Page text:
The New York Times acknowledged Friday that a celebrated podcast about a would-be ISIS terrorist’s account of committing atrocities in Syria could not be substantiated, completing a spectacular journalistic fall for the award-winning series and its primary reporter.
In several episodes of “Caliphate,” a Canadian man named Shehroze Chaudhry hauntingly described barbaric acts that included executing two hostages in Syria in 2014.
But after a nearly three-month review, the Times concluded that the podcast, co-hosted by reporter Rukmini Callimachi and audio producer Andy Mills, “did not meet our standards for accuracy,” according to an editor’s note now attached to the series.
It said it has reassigned Callimachi, one of its highest-profile journalists, and that she will no longer cover terrorism.
Canadian officials arrested Chaudhry, who went by the alias Abu Huzayfah in the podcast, in September, accusing him of concocting terrorist activities in media interviews, including “Caliphate.”
The Times “found a history of misrepresentations by Mr. Chaudhry and no corroboration that he committed the atrocities he described in the ‘Caliphate’ podcast,” according to the lengthy editors’ note posted Friday.
The note fell short of a full retraction of the episodes featuring Chaudhry but laid out several issues with “Caliphate,” including the lack of regular participation by an editor experienced in the subject matter of the podcast. It also faulted journalists who could have “pressed harder” to vet Chaudhry’s claims.
“It is also clear that elements of the original fact-checking process were not sufficiently rigorous: Times journalists were too credulous about the verification steps that were undertaken and dismissive of the lack of corroboration of essential aspects of Mr. Chaudhry’s account,” it said.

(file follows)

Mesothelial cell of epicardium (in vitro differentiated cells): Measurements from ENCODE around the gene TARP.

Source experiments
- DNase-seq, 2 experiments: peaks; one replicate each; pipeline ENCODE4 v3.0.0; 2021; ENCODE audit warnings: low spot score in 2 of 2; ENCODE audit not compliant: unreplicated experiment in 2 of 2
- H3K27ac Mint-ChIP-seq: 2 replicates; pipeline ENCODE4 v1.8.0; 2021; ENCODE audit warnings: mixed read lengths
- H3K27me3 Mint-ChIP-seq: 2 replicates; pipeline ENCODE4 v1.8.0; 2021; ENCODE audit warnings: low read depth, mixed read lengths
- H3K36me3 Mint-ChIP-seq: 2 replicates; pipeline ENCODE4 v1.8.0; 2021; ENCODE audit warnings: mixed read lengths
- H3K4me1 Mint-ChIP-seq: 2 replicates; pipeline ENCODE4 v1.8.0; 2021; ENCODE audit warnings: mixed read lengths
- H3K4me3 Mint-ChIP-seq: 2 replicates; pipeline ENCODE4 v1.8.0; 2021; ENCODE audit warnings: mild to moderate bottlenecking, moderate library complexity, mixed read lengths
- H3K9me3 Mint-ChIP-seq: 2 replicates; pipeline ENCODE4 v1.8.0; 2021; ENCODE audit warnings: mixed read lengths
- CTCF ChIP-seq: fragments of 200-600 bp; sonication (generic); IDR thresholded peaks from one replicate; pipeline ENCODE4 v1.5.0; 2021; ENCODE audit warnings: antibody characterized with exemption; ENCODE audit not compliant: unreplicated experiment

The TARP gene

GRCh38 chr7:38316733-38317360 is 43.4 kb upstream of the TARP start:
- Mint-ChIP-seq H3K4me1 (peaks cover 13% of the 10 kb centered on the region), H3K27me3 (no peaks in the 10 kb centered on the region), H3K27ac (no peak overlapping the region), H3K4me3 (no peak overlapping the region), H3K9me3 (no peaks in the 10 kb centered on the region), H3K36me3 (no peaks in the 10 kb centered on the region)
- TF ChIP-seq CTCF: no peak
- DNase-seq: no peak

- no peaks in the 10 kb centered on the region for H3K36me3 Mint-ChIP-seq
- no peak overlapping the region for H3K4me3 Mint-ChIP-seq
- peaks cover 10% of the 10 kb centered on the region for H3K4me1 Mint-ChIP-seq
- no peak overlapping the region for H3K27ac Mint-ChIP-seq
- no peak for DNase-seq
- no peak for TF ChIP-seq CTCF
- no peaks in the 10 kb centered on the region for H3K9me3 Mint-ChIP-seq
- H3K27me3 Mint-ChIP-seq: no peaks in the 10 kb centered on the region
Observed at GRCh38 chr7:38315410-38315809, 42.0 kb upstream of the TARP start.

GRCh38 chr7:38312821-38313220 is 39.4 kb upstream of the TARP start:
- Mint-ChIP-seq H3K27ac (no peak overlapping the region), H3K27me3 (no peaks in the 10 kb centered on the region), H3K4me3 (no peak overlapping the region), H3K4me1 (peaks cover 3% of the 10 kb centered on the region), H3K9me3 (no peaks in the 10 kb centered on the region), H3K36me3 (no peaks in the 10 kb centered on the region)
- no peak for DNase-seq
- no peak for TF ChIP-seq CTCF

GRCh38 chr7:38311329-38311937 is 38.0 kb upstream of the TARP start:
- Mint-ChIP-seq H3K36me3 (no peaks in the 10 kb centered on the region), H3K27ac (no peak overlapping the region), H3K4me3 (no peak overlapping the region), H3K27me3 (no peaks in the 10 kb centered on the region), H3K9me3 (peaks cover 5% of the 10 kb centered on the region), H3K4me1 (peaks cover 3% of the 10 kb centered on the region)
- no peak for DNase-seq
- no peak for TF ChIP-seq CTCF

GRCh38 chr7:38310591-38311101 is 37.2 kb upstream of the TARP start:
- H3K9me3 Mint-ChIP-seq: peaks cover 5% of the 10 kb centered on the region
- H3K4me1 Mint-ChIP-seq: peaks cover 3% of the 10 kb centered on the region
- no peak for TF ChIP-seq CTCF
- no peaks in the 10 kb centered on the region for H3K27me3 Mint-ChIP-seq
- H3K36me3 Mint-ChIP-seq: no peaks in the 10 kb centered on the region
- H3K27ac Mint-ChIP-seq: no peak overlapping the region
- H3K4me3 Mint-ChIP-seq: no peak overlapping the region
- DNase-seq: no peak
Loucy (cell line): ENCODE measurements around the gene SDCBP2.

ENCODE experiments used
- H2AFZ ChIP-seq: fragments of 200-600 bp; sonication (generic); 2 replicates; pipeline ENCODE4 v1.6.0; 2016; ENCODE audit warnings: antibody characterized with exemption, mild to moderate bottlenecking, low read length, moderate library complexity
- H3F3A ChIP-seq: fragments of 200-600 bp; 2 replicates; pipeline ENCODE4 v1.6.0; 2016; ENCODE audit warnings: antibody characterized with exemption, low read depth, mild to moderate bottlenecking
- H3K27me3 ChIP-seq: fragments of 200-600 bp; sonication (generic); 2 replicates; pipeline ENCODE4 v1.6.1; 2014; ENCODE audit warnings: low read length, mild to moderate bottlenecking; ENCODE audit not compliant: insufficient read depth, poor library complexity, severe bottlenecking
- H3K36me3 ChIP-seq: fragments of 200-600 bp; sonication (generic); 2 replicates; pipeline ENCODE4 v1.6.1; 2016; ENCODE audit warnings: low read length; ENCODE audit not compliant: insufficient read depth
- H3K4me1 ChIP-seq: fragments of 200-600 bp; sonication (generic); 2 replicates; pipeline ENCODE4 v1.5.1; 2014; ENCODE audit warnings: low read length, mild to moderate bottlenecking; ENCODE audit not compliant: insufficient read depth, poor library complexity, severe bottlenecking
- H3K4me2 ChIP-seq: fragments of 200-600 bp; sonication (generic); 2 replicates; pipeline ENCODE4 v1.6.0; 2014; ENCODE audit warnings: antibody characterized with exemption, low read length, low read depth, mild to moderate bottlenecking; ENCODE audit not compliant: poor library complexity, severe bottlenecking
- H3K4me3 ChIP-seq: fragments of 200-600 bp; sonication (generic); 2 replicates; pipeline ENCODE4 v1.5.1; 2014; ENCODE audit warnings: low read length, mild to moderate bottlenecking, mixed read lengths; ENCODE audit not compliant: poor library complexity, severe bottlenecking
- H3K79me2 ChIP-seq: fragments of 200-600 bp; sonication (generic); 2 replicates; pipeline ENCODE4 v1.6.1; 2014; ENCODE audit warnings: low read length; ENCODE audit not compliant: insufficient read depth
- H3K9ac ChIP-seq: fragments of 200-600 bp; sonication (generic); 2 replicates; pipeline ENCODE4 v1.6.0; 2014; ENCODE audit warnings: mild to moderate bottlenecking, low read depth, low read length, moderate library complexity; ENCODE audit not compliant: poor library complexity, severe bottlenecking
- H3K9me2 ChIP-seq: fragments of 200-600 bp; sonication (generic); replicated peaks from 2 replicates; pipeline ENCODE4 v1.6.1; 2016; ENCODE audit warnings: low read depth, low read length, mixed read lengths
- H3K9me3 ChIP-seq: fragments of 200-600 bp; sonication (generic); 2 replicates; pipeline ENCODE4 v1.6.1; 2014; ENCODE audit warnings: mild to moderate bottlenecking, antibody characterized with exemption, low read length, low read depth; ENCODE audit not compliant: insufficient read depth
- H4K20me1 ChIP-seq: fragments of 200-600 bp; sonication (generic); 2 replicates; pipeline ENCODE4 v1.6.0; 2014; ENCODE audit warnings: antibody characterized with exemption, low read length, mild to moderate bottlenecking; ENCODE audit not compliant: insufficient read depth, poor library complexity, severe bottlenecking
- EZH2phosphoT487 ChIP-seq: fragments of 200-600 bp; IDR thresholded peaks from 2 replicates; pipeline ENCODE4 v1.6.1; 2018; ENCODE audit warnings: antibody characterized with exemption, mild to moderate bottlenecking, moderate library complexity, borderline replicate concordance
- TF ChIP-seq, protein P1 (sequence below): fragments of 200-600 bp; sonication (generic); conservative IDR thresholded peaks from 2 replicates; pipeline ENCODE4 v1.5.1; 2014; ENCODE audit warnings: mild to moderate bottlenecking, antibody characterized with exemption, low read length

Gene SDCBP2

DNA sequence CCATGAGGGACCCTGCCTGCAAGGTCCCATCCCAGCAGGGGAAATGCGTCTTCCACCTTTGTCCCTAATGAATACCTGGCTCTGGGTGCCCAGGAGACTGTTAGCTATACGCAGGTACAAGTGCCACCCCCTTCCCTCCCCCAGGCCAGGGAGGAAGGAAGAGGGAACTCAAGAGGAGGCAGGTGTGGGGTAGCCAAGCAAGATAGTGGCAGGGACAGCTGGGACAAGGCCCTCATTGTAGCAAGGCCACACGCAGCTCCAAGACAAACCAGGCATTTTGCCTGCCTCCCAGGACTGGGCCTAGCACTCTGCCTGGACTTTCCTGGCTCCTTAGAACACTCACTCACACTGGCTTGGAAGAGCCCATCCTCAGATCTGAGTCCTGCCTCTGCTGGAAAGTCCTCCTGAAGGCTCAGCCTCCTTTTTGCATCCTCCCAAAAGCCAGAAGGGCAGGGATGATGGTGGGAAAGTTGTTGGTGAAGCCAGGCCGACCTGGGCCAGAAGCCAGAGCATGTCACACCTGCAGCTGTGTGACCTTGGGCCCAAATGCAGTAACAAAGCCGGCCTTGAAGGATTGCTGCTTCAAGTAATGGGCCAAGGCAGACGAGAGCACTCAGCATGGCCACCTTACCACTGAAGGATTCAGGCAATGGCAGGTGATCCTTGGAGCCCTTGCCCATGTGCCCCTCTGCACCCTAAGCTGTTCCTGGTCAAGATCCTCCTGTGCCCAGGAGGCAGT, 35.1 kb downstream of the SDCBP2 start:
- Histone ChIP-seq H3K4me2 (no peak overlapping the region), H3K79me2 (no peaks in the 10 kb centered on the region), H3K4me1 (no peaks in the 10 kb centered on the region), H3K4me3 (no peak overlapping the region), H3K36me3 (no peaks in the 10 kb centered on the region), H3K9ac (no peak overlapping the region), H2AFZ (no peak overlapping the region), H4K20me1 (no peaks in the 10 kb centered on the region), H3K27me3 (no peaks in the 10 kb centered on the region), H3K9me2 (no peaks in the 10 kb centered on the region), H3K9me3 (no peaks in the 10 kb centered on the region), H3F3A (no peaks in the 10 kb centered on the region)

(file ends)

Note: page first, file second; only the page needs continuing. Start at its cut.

Executive Editor Dean Baquet told the Times in an interview that Callimachi – who hasn’t had a byline since the review process began – has been reassigned, but did not say what her new job would be. “I think it’s hard to continue covering terrorism after what happened with this story,” he told the paper. “But I think she’s a fine reporter.”
Baquet also told the Times that the fault did not sit with one journalist but was an institutional failure and faulted himself and other “top deputies with deep experience in examining investigative reporting” for not providing enough scrutiny to such an ambitious piece of journalism.
Chaudhry’s arrest also prompted a second review, led by a Times investigative correspondent, into the alleged terrorist’s claims. Their findings published Friday in a news article; they also couldn’t corroborate the story he had previously described in “Caliphate” episodes. The journalists also consulted with American officials who agreed that Chaudhry never posed a terrorist threat, while warning it’s nearly impossible to say with “absolute certainty” that he never entered Syria.
The Times’ mea culpa completed the spectacular fall of “Caliphate” and Callimachi, who had been one of the news organization’s most celebrated reporters. The series had earned the veteran correspondent a Pulitzer Prize finalist citation last year and the Times its first Peabody audio award.
The “Caliphate” debacle was the latest in a string of recent controversies involving the Times’s reporting and editing. The most notable dispute this summer was over its decision to publish an op-ed column by Sen. Tom Cotton, R-Ark., advocating military intervention to quell violent civic protests in the wake of the death of George Floyd. The column led to the resignation of the editorial page editor, James Bennet, who had been considered one of the leading contenders to succeed Baquet.